Balance

The greatest challenge facing animal shelters is the balance that must be made to protect people and to protect pets. Animal shelters must face the decision to put people first or to put pets first. In 95 percent of the time, it isn’t an issue. But in those remaining 5 percent, it becomes the battleground that creates the most media carnage for animal shelter personnel.
Should animal shelters release potentially dangerous dogs back into their community? On the surface this seems pretty simple, until you begin to fight the battle as to what determines a dangerous our an aggressive dog. Dog held for long periods of time can become aggressive as a result of their long confinement. Where along that process does a dog move from being adoptable to being unadoptable?
Is it worth euthanizing one “potentially” aggressive dog to prevent a future worry of the dog injuring a child? This is the constant worry that all animal shelters face. Many shelter personnel take the easy road and don’t question the adoptability of an animal: if the animal has a potential home, then let it leave the shelter. Many shelters that have taken this road become faced with the lawsuits of their careless actions.
Many dogs that have displayed aggression in the shelter eventually reassimulate into society to become perfect pets. We cannot look into the eyes of these animals and determine their behavior in the environment that we are sending them. Every adoption is based on a gradient from low risk to high risk.
The community that we serve seems to see only in black or white. Many people claim that we should give EVERY animal a chance and many believe that NONE of the high risk breeds should ever be released to the public. Although animal shelters conduct behavior tests, the tests run the failure of the bias of the evaluator. But the biggest hazard is the adopter.
No matter how much adoption staff empathizes the need for responsible pet ownership, the greatest failing point is the pet’s owner. It is amazing the number of new pet owners who call to report that their new pet ran away during the period of the car and the house because the owner didn’t think the dog should be on leash. One of the most common phases from dog owners prior to a dog bite is, “Don’t worry he won’t bite.”
When pet owners fail to act responsibly, it furthers the risk of a failed adoption. When an animal gets into trouble as the result of a bad pet owner, it is usually the animal shelter that gets into trouble for failing to have the foresight in seeing a bad combination of a questionable dog and a bad adopter.
Many shelters have taken a beating in the media as a result of not being physic. Every adoption presents a risk. The shelter is forced to decide if they will weigh the balance toward protecting people or saving a pet. Wherever you find that balance, you can be sure that someone will be under constant pressure to move that line one way or the other.

Pitbulls

The first pitbull arrived in my city in the mid 1980’s. The owner wanted to have a breed with a reputation; this dog did not live up to that reputation. The original desire to own a pitbull was for owners to claim that their dog was the meanest on the block. For that reason, breeders began breeding dangerous characteristics into the breed. Clearly, the breed was attracted to the worst pet owners.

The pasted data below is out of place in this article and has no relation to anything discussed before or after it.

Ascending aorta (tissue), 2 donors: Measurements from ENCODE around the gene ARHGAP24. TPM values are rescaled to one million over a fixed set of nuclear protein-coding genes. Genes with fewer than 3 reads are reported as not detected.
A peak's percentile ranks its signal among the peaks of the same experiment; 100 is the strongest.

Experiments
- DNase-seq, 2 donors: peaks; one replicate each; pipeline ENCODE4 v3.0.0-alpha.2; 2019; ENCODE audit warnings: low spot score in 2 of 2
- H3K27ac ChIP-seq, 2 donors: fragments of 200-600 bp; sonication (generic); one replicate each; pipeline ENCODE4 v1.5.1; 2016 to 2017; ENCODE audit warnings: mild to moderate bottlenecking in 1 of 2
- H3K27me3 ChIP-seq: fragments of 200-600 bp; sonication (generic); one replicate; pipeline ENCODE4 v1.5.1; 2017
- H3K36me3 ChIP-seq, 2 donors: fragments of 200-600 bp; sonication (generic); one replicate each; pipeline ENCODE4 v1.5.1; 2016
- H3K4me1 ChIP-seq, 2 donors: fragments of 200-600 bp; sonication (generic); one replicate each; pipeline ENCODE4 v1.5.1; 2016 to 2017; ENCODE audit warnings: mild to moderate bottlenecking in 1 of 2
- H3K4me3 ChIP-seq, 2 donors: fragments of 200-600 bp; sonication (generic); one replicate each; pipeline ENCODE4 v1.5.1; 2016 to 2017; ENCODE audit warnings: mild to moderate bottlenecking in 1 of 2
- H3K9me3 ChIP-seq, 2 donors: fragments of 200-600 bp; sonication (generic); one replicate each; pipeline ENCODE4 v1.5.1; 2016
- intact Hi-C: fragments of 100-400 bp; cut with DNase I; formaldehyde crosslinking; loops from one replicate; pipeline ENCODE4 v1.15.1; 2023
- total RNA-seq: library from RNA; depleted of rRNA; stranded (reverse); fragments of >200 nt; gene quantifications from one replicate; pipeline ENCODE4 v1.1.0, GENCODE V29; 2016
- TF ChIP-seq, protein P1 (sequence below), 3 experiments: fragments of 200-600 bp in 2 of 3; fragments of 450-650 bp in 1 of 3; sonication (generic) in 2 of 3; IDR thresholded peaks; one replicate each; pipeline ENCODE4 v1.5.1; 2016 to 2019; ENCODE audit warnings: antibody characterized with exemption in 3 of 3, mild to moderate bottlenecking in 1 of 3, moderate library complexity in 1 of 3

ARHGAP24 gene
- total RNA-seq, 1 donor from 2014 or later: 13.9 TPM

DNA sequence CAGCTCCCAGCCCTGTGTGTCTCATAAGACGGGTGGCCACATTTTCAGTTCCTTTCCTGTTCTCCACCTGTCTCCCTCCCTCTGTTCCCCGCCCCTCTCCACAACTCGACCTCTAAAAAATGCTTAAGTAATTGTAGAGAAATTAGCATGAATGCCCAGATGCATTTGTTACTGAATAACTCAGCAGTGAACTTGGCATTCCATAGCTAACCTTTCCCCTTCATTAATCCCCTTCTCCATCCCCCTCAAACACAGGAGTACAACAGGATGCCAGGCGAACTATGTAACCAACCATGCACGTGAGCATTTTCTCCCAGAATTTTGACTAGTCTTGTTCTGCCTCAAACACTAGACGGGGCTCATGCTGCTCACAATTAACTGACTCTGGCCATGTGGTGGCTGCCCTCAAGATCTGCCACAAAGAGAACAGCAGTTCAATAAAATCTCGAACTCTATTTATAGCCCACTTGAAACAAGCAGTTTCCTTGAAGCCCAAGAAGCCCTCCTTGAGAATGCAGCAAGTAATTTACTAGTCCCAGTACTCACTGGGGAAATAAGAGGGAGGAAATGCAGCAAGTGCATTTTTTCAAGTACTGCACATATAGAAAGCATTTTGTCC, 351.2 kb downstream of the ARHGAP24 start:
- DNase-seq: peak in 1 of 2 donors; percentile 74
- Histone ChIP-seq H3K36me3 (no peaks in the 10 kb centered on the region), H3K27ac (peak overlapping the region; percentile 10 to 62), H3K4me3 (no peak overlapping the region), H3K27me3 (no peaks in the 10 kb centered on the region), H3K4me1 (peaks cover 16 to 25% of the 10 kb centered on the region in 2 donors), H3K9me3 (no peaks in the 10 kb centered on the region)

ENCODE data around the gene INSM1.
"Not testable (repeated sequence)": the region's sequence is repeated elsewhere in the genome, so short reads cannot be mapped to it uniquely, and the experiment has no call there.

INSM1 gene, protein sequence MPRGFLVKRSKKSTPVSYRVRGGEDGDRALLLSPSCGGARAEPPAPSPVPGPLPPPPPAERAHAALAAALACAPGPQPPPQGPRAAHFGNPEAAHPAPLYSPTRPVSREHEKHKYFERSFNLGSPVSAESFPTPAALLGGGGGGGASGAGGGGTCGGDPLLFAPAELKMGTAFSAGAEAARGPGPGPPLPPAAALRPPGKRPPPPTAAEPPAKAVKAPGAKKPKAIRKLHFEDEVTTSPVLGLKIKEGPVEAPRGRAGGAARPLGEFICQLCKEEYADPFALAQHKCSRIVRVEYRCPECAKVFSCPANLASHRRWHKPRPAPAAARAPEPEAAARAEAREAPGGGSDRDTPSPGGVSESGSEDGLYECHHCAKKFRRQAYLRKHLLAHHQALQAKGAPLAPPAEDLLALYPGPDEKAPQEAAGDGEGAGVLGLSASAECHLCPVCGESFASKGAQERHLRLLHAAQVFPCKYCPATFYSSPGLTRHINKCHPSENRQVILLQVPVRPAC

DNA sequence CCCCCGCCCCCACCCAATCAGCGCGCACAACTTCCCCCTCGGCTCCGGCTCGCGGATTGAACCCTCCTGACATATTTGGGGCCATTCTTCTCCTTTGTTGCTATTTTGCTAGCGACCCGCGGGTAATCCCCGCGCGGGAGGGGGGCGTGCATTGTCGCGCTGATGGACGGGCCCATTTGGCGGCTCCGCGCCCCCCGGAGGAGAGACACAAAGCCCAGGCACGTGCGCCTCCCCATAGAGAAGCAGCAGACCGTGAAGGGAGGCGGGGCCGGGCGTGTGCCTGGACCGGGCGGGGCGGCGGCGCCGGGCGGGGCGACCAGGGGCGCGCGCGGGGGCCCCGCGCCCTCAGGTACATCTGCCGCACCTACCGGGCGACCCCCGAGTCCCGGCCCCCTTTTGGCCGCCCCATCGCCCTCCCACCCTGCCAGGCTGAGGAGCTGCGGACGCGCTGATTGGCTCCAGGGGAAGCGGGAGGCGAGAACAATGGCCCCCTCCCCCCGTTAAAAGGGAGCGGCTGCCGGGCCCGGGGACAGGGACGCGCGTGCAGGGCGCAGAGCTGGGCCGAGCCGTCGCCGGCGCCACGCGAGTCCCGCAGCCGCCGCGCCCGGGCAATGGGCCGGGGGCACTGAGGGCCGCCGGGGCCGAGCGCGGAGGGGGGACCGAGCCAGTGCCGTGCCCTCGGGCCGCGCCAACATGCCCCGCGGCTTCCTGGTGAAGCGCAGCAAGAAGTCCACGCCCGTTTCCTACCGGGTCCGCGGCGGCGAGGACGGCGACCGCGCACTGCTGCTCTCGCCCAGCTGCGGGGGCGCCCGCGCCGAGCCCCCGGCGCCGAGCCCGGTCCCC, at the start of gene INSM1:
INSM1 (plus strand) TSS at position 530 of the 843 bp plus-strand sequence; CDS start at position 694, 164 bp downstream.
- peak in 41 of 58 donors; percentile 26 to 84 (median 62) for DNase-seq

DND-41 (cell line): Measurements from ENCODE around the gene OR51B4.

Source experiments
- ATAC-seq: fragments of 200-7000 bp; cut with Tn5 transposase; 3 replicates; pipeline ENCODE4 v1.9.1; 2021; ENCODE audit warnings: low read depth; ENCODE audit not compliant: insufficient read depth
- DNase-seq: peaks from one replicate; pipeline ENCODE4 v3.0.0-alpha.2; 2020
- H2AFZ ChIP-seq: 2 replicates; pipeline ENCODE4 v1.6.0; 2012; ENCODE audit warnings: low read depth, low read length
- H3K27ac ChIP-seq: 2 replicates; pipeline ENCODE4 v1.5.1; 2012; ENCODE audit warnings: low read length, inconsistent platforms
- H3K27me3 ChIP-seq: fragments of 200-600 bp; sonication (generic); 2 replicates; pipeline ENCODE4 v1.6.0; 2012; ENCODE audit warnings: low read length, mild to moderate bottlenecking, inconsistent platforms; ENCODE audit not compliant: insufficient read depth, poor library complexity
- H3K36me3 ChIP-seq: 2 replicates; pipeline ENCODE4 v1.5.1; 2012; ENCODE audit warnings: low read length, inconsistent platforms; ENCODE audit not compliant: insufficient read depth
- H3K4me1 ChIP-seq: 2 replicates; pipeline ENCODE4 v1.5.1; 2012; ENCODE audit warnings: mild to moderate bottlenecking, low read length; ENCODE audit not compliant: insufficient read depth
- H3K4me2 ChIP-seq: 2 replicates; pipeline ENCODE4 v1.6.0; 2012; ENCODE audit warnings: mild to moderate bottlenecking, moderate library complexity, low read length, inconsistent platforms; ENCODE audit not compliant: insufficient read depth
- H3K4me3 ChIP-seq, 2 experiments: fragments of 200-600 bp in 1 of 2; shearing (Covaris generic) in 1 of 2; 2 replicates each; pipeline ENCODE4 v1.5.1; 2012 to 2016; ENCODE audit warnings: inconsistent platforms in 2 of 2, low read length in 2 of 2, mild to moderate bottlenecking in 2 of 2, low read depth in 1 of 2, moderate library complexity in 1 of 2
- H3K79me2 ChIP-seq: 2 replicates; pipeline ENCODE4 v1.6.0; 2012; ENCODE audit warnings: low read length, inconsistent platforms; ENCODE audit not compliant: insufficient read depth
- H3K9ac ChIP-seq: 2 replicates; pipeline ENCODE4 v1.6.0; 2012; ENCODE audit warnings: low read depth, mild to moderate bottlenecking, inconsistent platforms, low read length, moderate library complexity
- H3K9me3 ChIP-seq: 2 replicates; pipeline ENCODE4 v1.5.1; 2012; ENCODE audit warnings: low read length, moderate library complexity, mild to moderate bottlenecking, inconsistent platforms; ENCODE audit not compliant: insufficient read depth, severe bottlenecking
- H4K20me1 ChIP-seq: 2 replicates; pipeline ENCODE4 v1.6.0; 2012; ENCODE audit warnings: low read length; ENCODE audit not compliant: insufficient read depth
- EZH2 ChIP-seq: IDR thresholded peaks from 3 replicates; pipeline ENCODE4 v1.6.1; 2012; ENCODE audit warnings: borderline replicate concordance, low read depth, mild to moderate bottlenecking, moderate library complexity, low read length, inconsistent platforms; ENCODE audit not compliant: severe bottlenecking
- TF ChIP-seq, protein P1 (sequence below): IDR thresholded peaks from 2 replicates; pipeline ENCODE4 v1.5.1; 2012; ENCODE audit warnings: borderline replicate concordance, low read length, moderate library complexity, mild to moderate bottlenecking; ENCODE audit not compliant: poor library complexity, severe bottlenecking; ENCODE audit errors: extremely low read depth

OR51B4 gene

Since bad pet owners do not believe in sterilizing their pets, pitbulls have become the most dominant breed in animal shelters. This has created a difficult time for shelters trying to become no-kill to maintain their adoption numbers with their shelter intakes being 50% pitbulls.

Pitbulls are not necessarily a bad breed, they just require an unusually responsible pet owner. As pet owners have become increasingly lazy, finding a good owner for a pitbull is problematic. It is not a breed that you can just take to the dog park and turn loose; as with any powerful breed they require constant oversight.

Incidents of dog bites is proof of poor pet ownership. Foolish pet owners fail to realize the bite potential of their pet.

Social Media – Aggressive Dogs, A Bad Mix!

I am so grateful that most of my career was prior to social media. Social media has created such a mean spirited group of people online. It is most frequently used to bully others. In the animal welfare arena, social media is used to bully shelter staff into making questionable animals available for adoption. The no-kill movement used this bullying tactic to facilitate high adoption numbers.

In recently years, I discovered that shelter staff was more concerned about having a positive social media presence, than to do their job to protect the community. The constant pressure that is placed on shelter staff is forcing extremely foolish decisions.

Adoption councilors are becoming more and more like used car salesman, asking potential pet owners to purchase an animal without looking under the hood. We are entering an era in which shelters are being sued for misrepresenting the aggressive backgrounds of dogs in their care.